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2answers
773 views

About the standard derivation of the gravitational redshift

The objective is to derive the gravitational redshift ONLY from the Einstein's equivalence principle (E.E.P.), without using the whole theory of Relativity. This is the standard "informal" derivation ...
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1answer
156 views

How to prove that zero Weyl tensor predicts no deflection of light?

There is Nordstrom theory, which can be given as $$ C_{\mu \nu \alpha \beta} = 0. $$ The solution of Einstein equations for this case is conformally flat metric: $$ g^{\mu \nu} = e^{\epsilon \varphi ...
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2answers
183 views

I need help understanding a step in the derivation of the Schwarzschild solution

I am looking at Wikipedia's article on deriving the Schwarzschild solution. In the section "Simplifying the components", it says, On the hypersurfaces of constant $t$ and constant $r$, it is ...
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143 views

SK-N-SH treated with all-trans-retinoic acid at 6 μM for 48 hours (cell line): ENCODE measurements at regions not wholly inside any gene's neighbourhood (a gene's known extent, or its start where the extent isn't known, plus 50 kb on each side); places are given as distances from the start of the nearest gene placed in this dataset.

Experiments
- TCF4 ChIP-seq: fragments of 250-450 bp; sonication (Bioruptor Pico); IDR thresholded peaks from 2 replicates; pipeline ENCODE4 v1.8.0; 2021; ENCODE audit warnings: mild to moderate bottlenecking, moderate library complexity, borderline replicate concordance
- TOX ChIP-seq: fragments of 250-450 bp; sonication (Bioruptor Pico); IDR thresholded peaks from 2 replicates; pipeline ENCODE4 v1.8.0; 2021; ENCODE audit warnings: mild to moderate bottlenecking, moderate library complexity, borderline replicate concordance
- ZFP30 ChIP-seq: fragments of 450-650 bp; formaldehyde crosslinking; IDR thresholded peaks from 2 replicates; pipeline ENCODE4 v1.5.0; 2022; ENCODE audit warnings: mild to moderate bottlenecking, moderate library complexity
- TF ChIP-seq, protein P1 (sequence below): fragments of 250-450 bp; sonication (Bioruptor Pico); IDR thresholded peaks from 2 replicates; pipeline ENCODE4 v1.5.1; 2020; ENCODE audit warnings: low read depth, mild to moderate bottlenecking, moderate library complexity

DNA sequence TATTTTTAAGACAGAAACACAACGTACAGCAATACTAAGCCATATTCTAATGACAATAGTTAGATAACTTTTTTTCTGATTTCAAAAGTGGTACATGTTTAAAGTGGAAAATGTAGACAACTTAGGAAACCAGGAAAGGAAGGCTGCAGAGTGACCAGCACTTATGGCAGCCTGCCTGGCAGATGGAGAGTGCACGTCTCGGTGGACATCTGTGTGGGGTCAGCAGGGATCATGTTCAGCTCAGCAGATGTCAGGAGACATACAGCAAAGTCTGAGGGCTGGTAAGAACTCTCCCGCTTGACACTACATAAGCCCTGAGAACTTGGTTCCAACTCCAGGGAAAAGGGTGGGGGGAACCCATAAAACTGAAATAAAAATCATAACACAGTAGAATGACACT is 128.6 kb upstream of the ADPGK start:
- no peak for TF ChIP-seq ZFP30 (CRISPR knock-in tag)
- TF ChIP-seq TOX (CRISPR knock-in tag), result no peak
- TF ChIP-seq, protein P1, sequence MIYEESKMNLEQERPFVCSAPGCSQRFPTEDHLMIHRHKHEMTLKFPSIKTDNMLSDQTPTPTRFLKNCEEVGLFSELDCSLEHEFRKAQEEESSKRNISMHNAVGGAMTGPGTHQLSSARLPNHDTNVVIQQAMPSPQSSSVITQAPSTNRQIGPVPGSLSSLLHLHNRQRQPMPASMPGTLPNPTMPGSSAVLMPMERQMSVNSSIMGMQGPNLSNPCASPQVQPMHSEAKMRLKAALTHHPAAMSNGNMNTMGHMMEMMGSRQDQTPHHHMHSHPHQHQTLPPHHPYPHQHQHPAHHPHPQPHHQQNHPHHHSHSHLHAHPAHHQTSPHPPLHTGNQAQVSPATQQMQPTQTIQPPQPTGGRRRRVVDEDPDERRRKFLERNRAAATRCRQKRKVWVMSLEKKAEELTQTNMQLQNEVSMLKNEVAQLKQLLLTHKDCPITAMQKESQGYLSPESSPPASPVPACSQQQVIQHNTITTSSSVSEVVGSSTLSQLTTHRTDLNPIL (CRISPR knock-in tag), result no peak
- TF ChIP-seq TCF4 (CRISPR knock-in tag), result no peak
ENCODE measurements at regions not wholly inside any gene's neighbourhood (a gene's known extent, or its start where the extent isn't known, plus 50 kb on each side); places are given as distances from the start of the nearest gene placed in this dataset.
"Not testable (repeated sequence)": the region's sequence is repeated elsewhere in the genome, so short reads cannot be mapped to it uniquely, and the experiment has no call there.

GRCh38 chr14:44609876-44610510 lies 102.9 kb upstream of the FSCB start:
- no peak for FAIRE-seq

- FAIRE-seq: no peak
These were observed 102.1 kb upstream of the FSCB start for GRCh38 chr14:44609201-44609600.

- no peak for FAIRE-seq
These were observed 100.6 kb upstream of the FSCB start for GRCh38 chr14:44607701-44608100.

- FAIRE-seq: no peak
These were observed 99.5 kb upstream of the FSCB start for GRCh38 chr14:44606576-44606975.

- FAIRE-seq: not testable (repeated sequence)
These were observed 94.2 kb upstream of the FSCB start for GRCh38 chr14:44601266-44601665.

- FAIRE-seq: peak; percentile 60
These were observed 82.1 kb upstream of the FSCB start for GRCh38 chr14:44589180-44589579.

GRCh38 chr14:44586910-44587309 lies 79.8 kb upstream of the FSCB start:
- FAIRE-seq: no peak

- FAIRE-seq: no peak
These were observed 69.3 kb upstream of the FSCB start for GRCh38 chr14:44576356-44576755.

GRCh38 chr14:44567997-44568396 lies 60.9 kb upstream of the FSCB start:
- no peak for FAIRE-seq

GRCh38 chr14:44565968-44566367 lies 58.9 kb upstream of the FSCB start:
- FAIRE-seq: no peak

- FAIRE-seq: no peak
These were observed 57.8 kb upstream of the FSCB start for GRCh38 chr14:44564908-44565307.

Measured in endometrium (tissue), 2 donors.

Calculating Forces via Feynman diagrams?

How would one go about calculating forces that test objects feel using Feynman diagram methods? For example, say we have a massive object in GR so that the metric takes on the standard ...
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2answers
385 views

Metric Expansion Of Space

I just do not understand this concept of metric expansion of space. Shouldn't the galaxies move away from each other. How can the space between them expand if the galaxies are not moving away from ...
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55 views

Will accelerating a massive particle generates a blackhole? [duplicate]